Also, females are simply at more risk in terms of sexual violence. Plus, women are more likely to blame themselves than male victims, and more likely to see the world as dangerous.

Interestingly, researchers suggest an evolutionary advantage of female stress and PTSD — to protect themselves and their offspring. The commonly touted “fight-or-flight” stress response is actually more pertinent to men. Women are more apt to “tend-and-befriend” to protect themselves and their offspring through nurturing behavior and developing social networks.

It’s important to understand how PTSD affects men and women differently and why. Many people believe PTSD only affects war veterans and that women are “hysterical” or “crazy,” when, in fact, they may be suffering from PTSD from traumas that may have begun early in life and been repeatedly reinforced.

In functional neurology we work to help rehabilitate the brain to calm and rewire the stress responses in both men and women. We take into consideration metabolic factors that can exacerbate PTSD or hinder recovery, such as chronic inflammation, gut health, thyroid function, and hormone balance.

A multi-pronged approach can help unwind and re-pattern the brain’s long-engrained networks of PTSD. For more information, contact my office.

Vaccines and the brain: Understanding cross reactivity

Noel Thomas

215 vaccines and the brain

Few things in medicine have been more contentious in the last couple of decades than the public debate over whether vaccines cause autism. The truth is, the relationship between immunity and neurology — neuroimmunology — is extremely complex and cannot be legitimately reduced to such an overly simplified argument. Instead, with even the most cursory understanding of neuroimmunology, we can ask more relevant questions that could one day increase public safety from both infectious disease and immune injury to the brain.

In a recent review article published in Cellular & Molecular Immunology, the authors analyzed studies going back several decades and argue that a neuroimmunolgical concept called cross reactivity is the true question when it comes to vaccine safety .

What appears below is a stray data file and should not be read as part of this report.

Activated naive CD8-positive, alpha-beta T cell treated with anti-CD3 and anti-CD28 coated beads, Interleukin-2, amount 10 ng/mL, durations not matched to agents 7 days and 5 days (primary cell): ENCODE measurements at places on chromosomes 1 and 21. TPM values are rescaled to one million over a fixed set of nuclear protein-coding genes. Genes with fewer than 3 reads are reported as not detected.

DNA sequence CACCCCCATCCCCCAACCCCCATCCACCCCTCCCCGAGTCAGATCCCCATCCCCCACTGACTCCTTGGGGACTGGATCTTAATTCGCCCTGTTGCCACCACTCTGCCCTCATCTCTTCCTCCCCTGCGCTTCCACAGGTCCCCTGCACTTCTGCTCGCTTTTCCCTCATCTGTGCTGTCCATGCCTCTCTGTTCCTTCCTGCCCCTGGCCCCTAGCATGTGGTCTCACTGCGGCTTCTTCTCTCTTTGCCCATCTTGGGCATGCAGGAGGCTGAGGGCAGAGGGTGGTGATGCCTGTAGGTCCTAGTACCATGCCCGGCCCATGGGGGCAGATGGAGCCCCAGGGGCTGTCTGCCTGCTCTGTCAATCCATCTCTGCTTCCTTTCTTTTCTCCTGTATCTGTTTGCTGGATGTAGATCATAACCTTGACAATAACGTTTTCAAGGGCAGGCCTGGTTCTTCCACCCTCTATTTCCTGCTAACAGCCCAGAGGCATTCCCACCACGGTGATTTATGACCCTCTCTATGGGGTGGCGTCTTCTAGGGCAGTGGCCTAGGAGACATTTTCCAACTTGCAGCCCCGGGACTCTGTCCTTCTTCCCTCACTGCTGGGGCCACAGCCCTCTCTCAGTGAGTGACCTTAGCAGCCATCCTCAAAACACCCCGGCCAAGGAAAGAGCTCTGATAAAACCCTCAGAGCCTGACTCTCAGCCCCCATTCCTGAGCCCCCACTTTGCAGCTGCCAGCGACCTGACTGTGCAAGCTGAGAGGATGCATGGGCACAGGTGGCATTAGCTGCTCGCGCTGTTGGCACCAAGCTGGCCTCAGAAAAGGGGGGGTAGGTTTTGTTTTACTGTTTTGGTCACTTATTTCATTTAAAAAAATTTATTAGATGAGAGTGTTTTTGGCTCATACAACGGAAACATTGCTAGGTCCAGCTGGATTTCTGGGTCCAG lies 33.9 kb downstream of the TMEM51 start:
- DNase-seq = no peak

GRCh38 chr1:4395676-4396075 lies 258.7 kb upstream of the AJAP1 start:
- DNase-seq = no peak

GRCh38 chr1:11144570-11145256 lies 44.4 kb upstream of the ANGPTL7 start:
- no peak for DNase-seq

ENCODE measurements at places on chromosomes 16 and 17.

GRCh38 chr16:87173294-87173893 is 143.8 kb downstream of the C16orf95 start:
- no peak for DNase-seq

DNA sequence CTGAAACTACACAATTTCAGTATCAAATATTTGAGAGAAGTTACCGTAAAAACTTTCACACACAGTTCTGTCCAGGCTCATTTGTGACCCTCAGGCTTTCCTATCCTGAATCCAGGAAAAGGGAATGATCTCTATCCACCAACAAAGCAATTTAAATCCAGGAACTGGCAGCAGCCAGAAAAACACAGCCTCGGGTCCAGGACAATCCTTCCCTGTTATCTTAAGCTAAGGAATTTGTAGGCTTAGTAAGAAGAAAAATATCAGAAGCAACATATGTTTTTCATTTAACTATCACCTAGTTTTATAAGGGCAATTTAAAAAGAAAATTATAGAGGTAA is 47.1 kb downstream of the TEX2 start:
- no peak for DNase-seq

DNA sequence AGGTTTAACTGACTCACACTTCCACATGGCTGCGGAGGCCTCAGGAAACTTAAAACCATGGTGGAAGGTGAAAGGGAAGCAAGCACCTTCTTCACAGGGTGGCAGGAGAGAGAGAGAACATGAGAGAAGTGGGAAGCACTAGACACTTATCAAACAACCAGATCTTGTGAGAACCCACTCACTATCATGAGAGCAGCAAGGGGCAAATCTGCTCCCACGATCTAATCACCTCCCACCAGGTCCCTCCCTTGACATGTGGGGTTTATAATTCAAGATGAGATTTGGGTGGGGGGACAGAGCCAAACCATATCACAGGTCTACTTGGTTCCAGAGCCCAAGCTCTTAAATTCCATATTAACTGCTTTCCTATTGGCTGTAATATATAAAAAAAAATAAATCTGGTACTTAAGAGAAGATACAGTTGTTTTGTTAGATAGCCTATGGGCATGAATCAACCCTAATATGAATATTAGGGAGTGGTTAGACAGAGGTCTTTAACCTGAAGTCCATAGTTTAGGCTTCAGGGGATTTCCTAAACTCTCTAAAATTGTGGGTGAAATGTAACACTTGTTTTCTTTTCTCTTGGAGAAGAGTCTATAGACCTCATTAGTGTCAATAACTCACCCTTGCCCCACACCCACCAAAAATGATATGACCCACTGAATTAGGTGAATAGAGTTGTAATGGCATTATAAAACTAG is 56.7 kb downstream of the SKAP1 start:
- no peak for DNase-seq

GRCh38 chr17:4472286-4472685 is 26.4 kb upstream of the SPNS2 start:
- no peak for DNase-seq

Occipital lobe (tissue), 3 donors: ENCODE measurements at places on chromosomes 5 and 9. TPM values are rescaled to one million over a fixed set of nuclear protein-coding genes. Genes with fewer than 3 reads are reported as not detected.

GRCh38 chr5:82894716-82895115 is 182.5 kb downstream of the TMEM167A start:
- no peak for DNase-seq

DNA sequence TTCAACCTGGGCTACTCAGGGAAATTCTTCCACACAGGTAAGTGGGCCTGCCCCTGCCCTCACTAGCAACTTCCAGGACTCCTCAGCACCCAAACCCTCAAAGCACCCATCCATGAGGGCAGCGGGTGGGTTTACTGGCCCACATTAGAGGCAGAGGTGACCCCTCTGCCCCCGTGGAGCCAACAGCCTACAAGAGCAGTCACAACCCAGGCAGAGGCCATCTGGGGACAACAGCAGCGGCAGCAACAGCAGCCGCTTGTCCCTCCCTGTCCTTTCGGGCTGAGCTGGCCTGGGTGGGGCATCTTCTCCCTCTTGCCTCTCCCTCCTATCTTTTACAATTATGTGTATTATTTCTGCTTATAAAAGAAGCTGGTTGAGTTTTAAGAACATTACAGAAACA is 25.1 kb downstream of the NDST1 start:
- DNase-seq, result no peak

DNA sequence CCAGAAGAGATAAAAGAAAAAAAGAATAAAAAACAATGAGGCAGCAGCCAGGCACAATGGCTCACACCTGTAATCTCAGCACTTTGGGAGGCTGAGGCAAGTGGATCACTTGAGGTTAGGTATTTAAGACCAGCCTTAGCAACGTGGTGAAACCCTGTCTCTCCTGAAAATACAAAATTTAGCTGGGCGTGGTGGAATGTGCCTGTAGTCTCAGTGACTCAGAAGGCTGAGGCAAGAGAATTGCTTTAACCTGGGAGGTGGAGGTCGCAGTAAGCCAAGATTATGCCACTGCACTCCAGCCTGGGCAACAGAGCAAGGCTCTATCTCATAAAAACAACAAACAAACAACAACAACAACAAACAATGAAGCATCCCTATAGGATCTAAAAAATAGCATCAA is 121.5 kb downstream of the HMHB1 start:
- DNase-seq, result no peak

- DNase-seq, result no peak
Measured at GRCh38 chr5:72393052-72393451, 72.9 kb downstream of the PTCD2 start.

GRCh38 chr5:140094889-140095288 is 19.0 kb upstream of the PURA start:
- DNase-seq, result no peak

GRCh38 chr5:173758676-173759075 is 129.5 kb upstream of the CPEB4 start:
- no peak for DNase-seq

Cross reactivity stems from molecular mimicry. This is a well-established phenomenon in immunology in which amino acid sequences in two different proteins are identical. Amino acids are the building blocks that make up proteins, like different beads on a necklace. You can have two beaded necklaces that are very different yet both contain an identical pattern of a few beads. This is similar to molecular mimicry.

The same thing occurs with proteins. Although a virus and brain tissue are two completely different things, they can still have within them identical amino acid sequences. This exists throughout nature and is generally not a problem unless the immune system becomes dysregulated, confuses the two, and begins attacking and destroying body or brain tissue it has mistakenly identified as the virus.

Unfortunately, immune dysregulation is disturbingly common today. Rates of autoimmunity have exploded in the last couple of decades due to a variety of factors affecting primarily industrialized populations. Autoimmunity is a disorder in which an over zealous immune system attacks and destroys its own tissue.

What does this have to do with vaccines? The review demonstrated links between autoimmune cross reactivity and several vaccines. In other words, the immune system mounted an inflammatory response to a protein in the vaccine that mimicked a protein in the brain or nervous system. Once it produced antibodies to the protein, it continued the attack against neurological tissue long after the vaccine was given.

This concept does not apply just to vaccines but also to foods, viruses, bacteria, environmental chemicals, heavy metals, medications, environmental allergens, and so on. Also, cross reactivity can occur to any tissue in the body, not just the brain.

Vaccine injury studies show neuroautoimmune cross reactivity plays a role in flu vaccines and narcolepsy and Guillain-Barre syndrome; HBV vaccines and multiple sclerosis; and the HPV vaccine and lupus and postural orthostatic tachycardia syndrome (POTS).